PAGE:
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Thursday June 12, 1986


Pix #1 - The Charles Leitner Hardware store.

Pix #2 - A view of the Main Street in Kansas, 1975

Pix #3 - Entrance of Odd Fellow's Hall (group of ladies)

Pix #4 - This photo is the only one found showing an earlier postmaster, Otto Day, who also served as a rural mail carrier during the early days of Kansas. Those in the photo, left to right are: Vie Day, wife of Otto who is on her right, Mildred Gee and husband Clyde, parents of Jack Gee, now residing at 10214 W. Ohio 12, east of Fostoria.

Pix #5 - JoAnn Holzwarth Postmistress at Kansas

Author's Note: This is the fourth in a series of articles about a neighboring village, Kansas, which is not in its 130th year. I never realized, initially that the series would extend this long, but the photos and information available in abundance dictated that it was paramount to include all of it for posterity's sake. At this moment it appears the series will extend into a fifth.


"Today (May 29) I received the first article on Kansas. I am sure readers will enjoy the series".

"Charles Seiger owned the blacksmith shop, mentioned in the article; Lloyd Mowery and Harry (Sock) Chubb learned the trade from him".

"On the top floor above the shop, they built buggies and farm wagons. Albert Hollinger, of Hollinger Insurance Agency, in Fostoria, residing in the rural area near Kansas, has one of the wagons built by his grandfather, Charles Seiger.

"Charles and Jacob Seiger bought the hardware store in Kansas from Leinter and operated ut until a short time before Charles Seiger's death in 1943".

In his letter, Wyant also said that the man on the right in the photo taken in front of the blacksmith shop (in May 22 article) was John Lavar, not John Braves as listed. Lavar was a painter of the wagons and buggies made in the shop.


After the first installment of the Kansas series, I received a letter from Vivian Craun, born and raised in Kansas until she left to continue her education and to become a teacher in Bowling Green.

She was fascinated with the picture of the school in one of the articles in the series, since it showed the school where all of her brothers and sisters attended.

With her correspondence she sent two showing the Craun family home on Main Street, catty-cornered from the Methodist Church. She said she sold the house after her father and mother both died.

Another old photo (no.3) she sent shows a group of ladies at the entrance to the Odd Fellow's Hall, which is included with today's photos. She isn't sure if the ladies were of the Rebecca Lodge, a ladies aid group, or a missionary group. Nevertheless here are the names of some of those she can put with certain faces, but not in order of position:

Front Row, reading from left: Jones, Brandeberry, Sprout, Diller, Shontz Row 2: Seiger, Tuner, Feasel, Mowry, Reese Top Row: Gross, Hill, Null, Craun. She thinks a Shubert and an Ash may have been in the picture too.

Miss Craun recalls skating on the quarry and has many other fond memories of her home town, which the articles are re-introducing.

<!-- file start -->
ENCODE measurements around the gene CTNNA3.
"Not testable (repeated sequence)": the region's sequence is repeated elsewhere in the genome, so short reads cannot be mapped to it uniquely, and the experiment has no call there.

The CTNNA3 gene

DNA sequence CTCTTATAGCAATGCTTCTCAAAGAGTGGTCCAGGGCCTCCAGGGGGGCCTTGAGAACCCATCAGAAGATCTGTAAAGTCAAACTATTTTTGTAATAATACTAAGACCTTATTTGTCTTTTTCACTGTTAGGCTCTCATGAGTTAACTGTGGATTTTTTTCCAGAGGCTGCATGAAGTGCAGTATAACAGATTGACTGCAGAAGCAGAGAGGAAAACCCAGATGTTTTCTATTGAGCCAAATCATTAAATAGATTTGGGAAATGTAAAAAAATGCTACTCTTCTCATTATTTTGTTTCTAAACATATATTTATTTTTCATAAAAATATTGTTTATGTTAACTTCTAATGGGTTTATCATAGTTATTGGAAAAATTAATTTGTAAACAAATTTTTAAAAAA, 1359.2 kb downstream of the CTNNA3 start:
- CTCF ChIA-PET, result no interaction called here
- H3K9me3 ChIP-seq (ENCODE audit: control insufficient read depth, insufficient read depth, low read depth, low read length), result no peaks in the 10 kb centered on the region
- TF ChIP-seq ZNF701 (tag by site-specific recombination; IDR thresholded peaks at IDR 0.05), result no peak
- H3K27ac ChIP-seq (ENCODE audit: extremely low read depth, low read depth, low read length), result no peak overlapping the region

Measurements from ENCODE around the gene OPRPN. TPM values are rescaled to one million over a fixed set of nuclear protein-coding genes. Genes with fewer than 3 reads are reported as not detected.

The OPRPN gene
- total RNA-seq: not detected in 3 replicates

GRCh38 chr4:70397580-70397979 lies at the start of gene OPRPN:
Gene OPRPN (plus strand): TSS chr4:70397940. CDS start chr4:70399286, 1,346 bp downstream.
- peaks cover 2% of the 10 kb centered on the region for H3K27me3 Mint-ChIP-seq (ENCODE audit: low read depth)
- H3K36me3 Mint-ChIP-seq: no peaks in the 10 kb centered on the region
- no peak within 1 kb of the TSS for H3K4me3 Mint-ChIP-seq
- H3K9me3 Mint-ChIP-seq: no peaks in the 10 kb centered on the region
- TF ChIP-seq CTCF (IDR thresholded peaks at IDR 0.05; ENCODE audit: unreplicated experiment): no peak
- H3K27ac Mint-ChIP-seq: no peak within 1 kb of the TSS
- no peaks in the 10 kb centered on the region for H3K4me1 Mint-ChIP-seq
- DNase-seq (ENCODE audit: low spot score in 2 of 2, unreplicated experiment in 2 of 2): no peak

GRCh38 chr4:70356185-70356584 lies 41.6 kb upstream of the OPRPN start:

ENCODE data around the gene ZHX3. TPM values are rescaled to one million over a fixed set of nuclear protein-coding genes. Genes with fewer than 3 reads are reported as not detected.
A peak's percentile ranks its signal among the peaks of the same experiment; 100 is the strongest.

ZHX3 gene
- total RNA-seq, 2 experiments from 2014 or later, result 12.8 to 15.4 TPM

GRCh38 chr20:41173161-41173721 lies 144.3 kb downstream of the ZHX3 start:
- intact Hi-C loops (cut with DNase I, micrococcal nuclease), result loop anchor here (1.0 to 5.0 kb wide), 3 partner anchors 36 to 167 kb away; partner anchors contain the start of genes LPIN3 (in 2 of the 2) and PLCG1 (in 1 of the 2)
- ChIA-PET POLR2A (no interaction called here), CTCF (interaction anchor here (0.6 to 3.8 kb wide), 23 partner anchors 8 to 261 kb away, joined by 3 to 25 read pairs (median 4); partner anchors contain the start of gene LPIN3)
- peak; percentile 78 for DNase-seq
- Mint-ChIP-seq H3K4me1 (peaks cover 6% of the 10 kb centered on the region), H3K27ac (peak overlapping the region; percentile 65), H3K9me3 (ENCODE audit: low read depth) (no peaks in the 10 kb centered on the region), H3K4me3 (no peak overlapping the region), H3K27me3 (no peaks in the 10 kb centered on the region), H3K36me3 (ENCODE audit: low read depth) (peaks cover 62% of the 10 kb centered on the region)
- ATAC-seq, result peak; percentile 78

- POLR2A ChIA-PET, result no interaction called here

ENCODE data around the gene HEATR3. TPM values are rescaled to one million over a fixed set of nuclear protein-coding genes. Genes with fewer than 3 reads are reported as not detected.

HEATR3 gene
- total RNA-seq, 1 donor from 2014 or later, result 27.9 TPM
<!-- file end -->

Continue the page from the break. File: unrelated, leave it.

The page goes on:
Photo No. 1 taken about 1917, shows a group in front of the Charles Leitner Hardware Store, located on the ground floor of the Odd Fellow's Building. The group on the left, reading left to right: E.L. McDole (justice of peace), John Turner, Jacob Turner, next unknown, John Lavar, John Chubb, The group in center, left to right: Mr. Craun, Charles Leitner (owner of store), next another Craun; boys seated in center, left to right: Harry McDaniel, Nicholas Schoendorff, Reed Chaney, Floyd Chaney; group on right, top to bottom, left to right: Otto Day, Stanley Feasel, Arthur Humbert, next unknown.


There has always been an old adage..."The U.S. Mail Always Gets Through". To that old saying, I add my own..."Kansas probably always got mail delivered", even though I couldn't find a date when the U.S. Post Office was established in Kansas, and the name of the first postmaster.

An item about early Kansas indicated the first mail brought into the village was by train in 1860. One historical item mentioned that Abraham Ash was credited with getting the PO established, but no date was mentioned.

JoAnn Holzwarth, the present postmistress, has held that position for five years, previously being a postal clerk for 13 years. Mary Lilly has been the rural mail carrier for that area for three years.

Holzwarth has no record of the postmasters preceding her or their tenures in office. The following list were names listed in Larry Hedden's history, compiled in 1958, plus several Mrs. Michael, a Kansas area resident who has written some historical items about Kansas in the past. The names are not in order of the dates they were appointed: Abraham Ash, Minnie McDole, E.C. Light, Anna A. Schoendorff, Otto F. Day, Mrs. Hipple, J.A. Bowlus, J.S. Jump, Ellsworth McDole, S. Craun, G. King, A. Freese, F. Harpster, Ruth Weaver.

There are 223 rural boxed receiving mail delivery.

On old record listed Alvin Schuster as the first rural mail cariier in the Kansas area in 1903. Later C.A. McDonald established a second route in that area, continuing until 1910, when Ray Rex replaced him. Other rural carriers in the past were Otto Day, Dee Lanning, Bill Snyder, Howard Zirger, Annita Niswander and Mary Lilly.

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